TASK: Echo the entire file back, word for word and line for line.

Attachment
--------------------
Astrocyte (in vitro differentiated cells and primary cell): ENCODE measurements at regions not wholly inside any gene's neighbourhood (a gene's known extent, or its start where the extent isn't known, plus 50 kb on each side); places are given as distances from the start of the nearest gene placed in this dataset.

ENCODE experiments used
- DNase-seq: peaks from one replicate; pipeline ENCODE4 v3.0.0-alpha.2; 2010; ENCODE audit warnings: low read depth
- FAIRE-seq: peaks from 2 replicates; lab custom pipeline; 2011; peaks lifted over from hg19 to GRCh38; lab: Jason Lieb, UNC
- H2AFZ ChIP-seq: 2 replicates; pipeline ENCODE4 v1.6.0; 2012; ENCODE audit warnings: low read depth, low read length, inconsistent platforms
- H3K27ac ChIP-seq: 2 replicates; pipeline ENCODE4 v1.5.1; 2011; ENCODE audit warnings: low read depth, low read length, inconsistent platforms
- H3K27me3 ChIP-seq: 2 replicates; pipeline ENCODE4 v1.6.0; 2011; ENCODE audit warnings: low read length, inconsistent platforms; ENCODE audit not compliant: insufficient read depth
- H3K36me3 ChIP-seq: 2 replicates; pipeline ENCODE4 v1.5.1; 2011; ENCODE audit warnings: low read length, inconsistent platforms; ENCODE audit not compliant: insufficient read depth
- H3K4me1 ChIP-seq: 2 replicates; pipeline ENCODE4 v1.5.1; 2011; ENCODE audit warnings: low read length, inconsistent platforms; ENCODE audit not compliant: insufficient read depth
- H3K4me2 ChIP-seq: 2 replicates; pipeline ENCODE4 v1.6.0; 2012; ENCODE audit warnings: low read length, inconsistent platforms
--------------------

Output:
Astrocyte (in vitro differentiated cells and primary cell): ENCODE measurements at regions not wholly inside any gene's neighbourhood (a gene's known extent, or its start where the extent isn't known, plus 50 kb on each side); places are given as distances from the start of the nearest gene placed in this dataset.

ENCODE experiments used
- DNase-seq: peaks from one replicate; pipeline ENCODE4 v3.0.0-alpha.2; 2010; ENCODE audit warnings: low read depth
- FAIRE-seq: peaks from 2 replicates; lab custom pipeline; 2011; peaks lifted over from hg19 to GRCh38; lab: Jason Lieb, UNC
- H2AFZ ChIP-seq: 2 replicates; pipeline ENCODE4 v1.6.0; 2012; ENCODE audit warnings: low read depth, low read length, inconsistent platforms
- H3K27ac ChIP-seq: 2 replicates; pipeline ENCODE4 v1.5.1; 2011; ENCODE audit warnings: low read depth, low read length, inconsistent platforms
- H3K27me3 ChIP-seq: 2 replicates; pipeline ENCODE4 v1.6.0; 2011; ENCODE audit warnings: low read length, inconsistent platforms; ENCODE audit not compliant: insufficient read depth
- H3K36me3 ChIP-seq: 2 replicates; pipeline ENCODE4 v1.5.1; 2011; ENCODE audit warnings: low read length, inconsistent platforms; ENCODE audit not compliant: insufficient read depth
- H3K4me1 ChIP-seq: 2 replicates; pipeline ENCODE4 v1.5.1; 2011; ENCODE audit warnings: low read length, inconsistent platforms; ENCODE audit not compliant: insufficient read depth
- H3K4me2 ChIP-seq: 2 replicates; pipeline ENCODE4 v1.6.0; 2012; ENCODE audit warnings: low read length, inconsistent platforms